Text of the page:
Skip to Content

How to Understand Your Ancestry DNA Results: Part 2

In the first post about how to understand your Ancestry DNA results, I discussed how to understand your ethnicity results.  In this post, we will talk about the really, super cool part:  finding new family members and tracing your family tree. 

DNA matches are my favorite part of my DNA results.  I love my DNA match list, and I hope that after reading this post, you understand how much you can really get from your Ancestry DNA results.

How to access your Ancestry DNA matches

When you log into Ancestry, click on the “DNA” tab.  After the page loads, scroll down just a little until you see a section that looks something like this:

How to Access DNA Matches on Ancestry

You can find all of your DNA matches in the middle section.  Click on “VIEW ALL DNA MATCHES” to pull up your list.  The screenshot above is from my results.  It shows me that I have 245 matches that are estimated to be at a 4th cousin level or closer. 

A year and a half after I originally wrote this post, I have 458 DNA matches that match me at a 4th cousin level or closer.  My DNA match list is a gift that keeps on giving 🙂

Don’t worry if your number is a smaller number – you will still have tons of more distant cousins that you can find to help you with your family/ancestry search.  Plus, since Ancestry DNA continues to add new people to your match list as more people do DNA tests, you will find that you’ll get more close matches over time. 

For example, when my husband first took his test, he only had 2-3 4th cousin or closer matches.  He now has 20! (Update:  A year and a half later, he now has more than 50! Find out why you don’t have more DNA matches)

advertisement for the understand dna results and solve your mystery e-book
Scroll down to continue reading

Once your “cousin matches” load – a lot of us in the DNA genealogy circle just call them all cousins – you will see that everyone has been sorted and placed into groups.  The matches are also listed in order of the amount of DNA that they share with you and estimated closeness of your relationship.

I also put a giant heart instead of their profile picture to protect their privacy, and because I love all of my matches!  They are, after all, family.

Let’s take a look at my results.  I always try to protect the privacy of my “matches” by blanking out their names, but it should still help you.

This is what my match list looks like now.  The first person listed is my daughter, the second is my mother, and the third is my father.  My list looks like this now, but when I first tested, I didn’t have nearly as many matches. 

I had my parents do the DNA test to help with my research.  I know that not everyone is lucky enough to still have their parents living and willing/able to do this test, but it is very helpful and wonderful if they can do it.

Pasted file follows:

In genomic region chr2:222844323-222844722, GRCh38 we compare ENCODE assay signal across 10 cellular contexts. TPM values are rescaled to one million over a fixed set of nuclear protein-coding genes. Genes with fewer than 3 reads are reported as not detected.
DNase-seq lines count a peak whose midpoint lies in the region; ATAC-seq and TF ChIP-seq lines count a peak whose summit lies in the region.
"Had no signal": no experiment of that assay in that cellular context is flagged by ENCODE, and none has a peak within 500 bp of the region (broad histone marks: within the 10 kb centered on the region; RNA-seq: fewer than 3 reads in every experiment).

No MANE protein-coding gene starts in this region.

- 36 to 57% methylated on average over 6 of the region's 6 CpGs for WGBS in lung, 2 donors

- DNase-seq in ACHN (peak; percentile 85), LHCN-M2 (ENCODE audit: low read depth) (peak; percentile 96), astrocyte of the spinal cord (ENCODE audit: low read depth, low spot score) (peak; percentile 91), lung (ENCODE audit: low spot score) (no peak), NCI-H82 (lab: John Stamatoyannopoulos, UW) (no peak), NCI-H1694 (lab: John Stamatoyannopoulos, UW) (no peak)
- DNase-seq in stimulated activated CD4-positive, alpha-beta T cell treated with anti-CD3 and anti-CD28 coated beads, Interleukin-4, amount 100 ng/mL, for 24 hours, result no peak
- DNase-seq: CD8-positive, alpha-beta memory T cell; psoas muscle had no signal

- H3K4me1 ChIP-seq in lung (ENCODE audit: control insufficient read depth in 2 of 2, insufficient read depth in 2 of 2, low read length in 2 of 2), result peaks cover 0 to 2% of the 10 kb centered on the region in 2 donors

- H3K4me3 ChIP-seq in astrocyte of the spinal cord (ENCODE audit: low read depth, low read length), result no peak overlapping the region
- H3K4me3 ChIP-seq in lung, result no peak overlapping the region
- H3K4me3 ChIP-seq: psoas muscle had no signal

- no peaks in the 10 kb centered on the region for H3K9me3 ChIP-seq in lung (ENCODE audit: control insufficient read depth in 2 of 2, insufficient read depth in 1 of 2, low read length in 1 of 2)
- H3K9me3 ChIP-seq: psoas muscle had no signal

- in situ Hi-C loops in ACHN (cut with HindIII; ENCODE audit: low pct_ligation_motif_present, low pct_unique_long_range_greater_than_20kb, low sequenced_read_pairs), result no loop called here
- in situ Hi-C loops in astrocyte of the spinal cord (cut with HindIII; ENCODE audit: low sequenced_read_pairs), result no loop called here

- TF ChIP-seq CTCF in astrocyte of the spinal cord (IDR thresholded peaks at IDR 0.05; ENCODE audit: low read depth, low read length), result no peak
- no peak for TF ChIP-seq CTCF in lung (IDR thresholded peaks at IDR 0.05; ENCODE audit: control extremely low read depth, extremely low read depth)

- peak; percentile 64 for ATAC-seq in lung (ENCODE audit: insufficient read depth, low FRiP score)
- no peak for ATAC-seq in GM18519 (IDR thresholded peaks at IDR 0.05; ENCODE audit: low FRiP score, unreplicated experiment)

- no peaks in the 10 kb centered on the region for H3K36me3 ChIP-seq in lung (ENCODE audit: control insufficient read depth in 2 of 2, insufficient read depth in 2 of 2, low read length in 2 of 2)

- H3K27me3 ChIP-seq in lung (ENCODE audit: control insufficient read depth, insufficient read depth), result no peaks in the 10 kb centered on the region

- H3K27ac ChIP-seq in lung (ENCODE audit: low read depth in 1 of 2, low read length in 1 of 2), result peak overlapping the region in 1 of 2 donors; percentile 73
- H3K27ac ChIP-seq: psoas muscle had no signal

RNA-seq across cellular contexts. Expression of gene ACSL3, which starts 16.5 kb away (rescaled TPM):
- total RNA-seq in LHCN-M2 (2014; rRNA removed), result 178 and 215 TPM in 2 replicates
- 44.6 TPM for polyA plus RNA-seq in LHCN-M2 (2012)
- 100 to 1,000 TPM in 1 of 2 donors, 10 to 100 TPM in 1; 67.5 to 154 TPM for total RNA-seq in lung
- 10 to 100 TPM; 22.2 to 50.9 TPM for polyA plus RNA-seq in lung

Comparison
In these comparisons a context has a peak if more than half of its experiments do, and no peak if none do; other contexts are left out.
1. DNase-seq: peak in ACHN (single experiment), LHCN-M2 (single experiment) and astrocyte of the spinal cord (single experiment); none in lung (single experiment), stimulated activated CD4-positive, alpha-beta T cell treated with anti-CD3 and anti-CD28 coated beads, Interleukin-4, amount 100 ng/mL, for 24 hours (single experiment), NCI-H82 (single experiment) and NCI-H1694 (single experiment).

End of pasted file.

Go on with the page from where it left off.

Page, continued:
You can see under where my mother shows up (the second person in the list).  It clearly lists that she is my mother.  It says the same thing for my father.  It says the same thing on my daughter’s account when my name is on her list.  It says very clearly that I am her mother.

More distant relationships, even close family, get a little more complicated.  Ancestry’s computer software analyzes how much DNA you share with your matches, and then puts them in categories based on those results. 

For example, a first cousin and a half-aunt share roughly the same amount of DNA, so Ancestry just puts them both in the same group.  It is then up to you to figure out who exactly they are – a first cousin or a half-aunt.

(If you are wondering what a half-aunt is, it is an aunt who is the child of only one of YOUR biological grandparents.  In other words, a half-sibling to one of your parents.  You will share 50% less DNA with this half-sibling of your parent than you would with a full aunt.)

What you can learn about your Ancestry DNA matches for free (without subscription)

  • There is a lot of information that you can learn about your DNA matches for free, without having a subscription:
  • Their name, if they use it as their Ancestry username
  • How much DNA they share with you (how many centimorgans)
  • Ancestry’s software’s prediction of your relationship (usually a VERY loose estimate)
  • Their ethnicity regions
  • DNA matches that you and the match have in common – “Shared Matches”
  • You can message your matches directly from the “View Match” screen.
  • Whether you share a DNA Circle in common

For example, take a peek at this screenshot of one of my cousin matches.  Her grandparents are my great-great-great grandparents.  This makes her my first cousin three-times removed.  If you are wondering how in the world this is possible, people live a long time in my family.  Her parents were born in the 1880s! 

And she lived long enough to take a DNA test in 2016.  It’s so incredible to me.

In order to learn how many centimorgans we share, I have to click on that little “i” where it says “Confidence: Extremely High”.  If you do that, you will see a little box pop up that looks like this: